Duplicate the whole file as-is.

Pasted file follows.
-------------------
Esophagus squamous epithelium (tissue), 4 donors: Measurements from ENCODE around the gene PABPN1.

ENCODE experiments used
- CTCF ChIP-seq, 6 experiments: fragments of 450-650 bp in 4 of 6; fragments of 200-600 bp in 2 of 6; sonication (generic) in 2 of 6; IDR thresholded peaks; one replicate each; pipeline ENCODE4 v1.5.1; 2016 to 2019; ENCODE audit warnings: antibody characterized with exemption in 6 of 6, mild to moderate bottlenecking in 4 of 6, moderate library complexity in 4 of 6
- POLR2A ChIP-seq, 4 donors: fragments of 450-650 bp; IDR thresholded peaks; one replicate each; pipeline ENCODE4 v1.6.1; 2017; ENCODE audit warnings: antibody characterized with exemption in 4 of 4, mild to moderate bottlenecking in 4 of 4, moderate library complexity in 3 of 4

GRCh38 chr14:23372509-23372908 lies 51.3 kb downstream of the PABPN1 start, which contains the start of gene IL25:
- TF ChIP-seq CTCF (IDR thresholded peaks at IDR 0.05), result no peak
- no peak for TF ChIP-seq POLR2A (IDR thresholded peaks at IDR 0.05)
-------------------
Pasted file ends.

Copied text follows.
Esophagus squamous epithelium (tissue), 4 donors: Measurements from ENCODE around the gene PABPN1.

ENCODE experiments used
- CTCF ChIP-seq, 6 experiments: fragments of 450-650 bp in 4 of 6; fragments of 200-600 bp in 2 of 6; sonication (generic) in 2 of 6; IDR thresholded peaks; one replicate each; pipeline ENCODE4 v1.5.1; 2016 to 2019; ENCODE audit warnings: antibody characterized with exemption in 6 of 6, mild to moderate bottlenecking in 4 of 6, moderate library complexity in 4 of 6
- POLR2A ChIP-seq, 4 donors: fragments of 450-650 bp; IDR thresholded peaks; one replicate each; pipeline ENCODE4 v1.6.1; 2017; ENCODE audit warnings: antibody characterized with exemption in 4 of 4, mild to moderate bottlenecking in 4 of 4, moderate library complexity in 3 of 4

GRCh38 chr14:23372509-23372908 lies 51.3 kb downstream of the PABPN1 start, which contains the start of gene IL25:
- TF ChIP-seq CTCF (IDR thresholded peaks at IDR 0.05), result no peak
- no peak for TF ChIP-seq POLR2A (IDR thresholded peaks at IDR 0.05)